The Reserve Bank of Australia (RBA) has hiked interest rates with the most significant increase in over two decades as it battles to restrain inflation. The central bank increased the base rate by 50 basis points, taking the rate to 0.85%.
The move has surpassed predictions and expectations from economic experts, as many had been predicting a rate rise of between 25 and 40 basis points. The entire increase has already been passed on to customers by Westpac.
Adding to the financial pressures facing homeowners
This is the second of two back-to-back rate rises that have collectively increased the base rate by 75 basis points, adding to the financial pressures facing homeowners. Compared to April, around $200 per month will be added to a $500,000 home loan due to the combined interest rate hikes.
With inflation soaring, many are already struggling to manage rising food, travel, and energy costs, among other things. In addition, the increase in mortgage payments following the latest rate rises could leave many households struggling to make ends meet financially.
The RBA governor, Philip Lowe, said, “Inflation in Australia has increased significantly. While inflation is lower than in most other advanced economies, it is higher than earlier expected.” He added, “Inflation is expected to increase further, but then decline back towards the 2% to 3% range next year. Higher prices for electricity and gas and recent increases in petrol prices mean that, in the near term, inflation is likely to be higher than was expected a month ago.”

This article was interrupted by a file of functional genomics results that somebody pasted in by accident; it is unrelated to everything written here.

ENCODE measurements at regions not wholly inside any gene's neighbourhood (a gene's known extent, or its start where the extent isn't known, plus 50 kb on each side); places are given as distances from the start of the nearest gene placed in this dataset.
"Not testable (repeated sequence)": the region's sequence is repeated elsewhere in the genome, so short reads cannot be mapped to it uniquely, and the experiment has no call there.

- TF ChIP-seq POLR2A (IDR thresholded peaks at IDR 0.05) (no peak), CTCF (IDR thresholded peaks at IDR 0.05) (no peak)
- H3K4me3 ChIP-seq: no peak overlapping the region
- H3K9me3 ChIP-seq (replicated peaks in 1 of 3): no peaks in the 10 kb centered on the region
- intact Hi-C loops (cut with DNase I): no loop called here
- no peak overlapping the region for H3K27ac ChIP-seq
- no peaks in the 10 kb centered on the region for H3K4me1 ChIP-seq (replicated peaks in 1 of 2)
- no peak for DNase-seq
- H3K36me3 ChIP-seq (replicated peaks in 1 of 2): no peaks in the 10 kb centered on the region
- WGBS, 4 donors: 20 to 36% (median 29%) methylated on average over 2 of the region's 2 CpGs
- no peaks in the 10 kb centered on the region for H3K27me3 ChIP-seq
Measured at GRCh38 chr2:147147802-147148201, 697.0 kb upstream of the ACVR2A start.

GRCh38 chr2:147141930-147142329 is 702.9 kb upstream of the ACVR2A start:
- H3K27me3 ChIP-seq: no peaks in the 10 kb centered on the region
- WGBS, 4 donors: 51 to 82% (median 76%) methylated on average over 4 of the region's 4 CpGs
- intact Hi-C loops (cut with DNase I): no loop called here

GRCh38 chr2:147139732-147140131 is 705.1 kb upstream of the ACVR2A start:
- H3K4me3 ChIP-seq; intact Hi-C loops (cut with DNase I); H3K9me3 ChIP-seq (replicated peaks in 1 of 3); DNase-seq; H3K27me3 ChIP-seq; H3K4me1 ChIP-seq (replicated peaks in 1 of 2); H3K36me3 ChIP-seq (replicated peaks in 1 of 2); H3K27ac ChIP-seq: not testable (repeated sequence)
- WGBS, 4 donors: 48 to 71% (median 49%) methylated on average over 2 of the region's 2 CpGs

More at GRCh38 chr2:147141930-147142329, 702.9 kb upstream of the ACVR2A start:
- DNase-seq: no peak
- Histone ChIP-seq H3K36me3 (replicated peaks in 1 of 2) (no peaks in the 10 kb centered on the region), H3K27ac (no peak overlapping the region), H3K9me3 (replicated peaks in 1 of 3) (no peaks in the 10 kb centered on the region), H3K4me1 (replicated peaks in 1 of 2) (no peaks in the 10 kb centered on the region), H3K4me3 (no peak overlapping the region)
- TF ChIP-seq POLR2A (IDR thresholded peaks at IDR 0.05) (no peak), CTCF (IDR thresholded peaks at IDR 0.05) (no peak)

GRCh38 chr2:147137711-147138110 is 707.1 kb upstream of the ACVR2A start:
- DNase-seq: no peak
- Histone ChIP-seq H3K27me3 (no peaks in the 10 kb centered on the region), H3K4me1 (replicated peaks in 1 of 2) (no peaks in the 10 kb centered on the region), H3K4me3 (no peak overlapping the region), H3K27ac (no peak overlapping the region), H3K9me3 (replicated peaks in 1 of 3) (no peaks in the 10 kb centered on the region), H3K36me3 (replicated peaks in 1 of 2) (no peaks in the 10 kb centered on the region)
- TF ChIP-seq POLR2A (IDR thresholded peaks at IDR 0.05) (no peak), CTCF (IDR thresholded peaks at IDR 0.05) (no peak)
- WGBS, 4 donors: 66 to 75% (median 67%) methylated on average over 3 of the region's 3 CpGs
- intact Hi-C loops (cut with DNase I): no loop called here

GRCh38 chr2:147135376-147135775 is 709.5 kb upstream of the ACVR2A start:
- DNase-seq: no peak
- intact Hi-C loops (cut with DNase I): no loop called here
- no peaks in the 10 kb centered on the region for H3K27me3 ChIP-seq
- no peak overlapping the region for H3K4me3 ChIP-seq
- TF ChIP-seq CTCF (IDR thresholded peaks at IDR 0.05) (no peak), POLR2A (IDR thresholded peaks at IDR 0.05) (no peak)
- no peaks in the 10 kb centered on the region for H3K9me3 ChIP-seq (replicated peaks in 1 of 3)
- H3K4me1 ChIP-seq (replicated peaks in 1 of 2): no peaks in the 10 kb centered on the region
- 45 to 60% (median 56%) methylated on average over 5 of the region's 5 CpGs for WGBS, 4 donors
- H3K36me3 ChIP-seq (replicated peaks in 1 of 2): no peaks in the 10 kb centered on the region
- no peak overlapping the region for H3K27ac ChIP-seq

A combination of factors impacting households
Officials have acknowledged that many people now face a challenging time ahead. Jim Chalmers, the Treasurer, said that this winter would be especially hard for some due to a combination of factors.
Chalmers stated that rising inflation, increased interest rates, and falling real wages were all to blame for the financial difficulties that many are experiencing. He added that these challenges came at a time when “our ability to respond to these challenges is constrained by the fact that the budget is absolutely heaving with Liberal debt.”
It was also reported that the central bank would most likely have to continue looking at rate increases in the months to come, which means even greater stress for homeowners. During the Covid-19 pandemic, Reserve Bank kept the cash rate at record low levels to help the economy. However, Lowe said that monetary conditions in Australia needed to be normalised, which suggests more interest rate hikes are on the way.
The RBA also confirmed that there had been a slide in house prices in some markets over the past few months, but they remained more than 25% higher than pre-pandemic levels. In addition, fears over higher borrowing costs are already taking their toll on the property market, with sales dropping by nearly 20% in the three months to the end of May.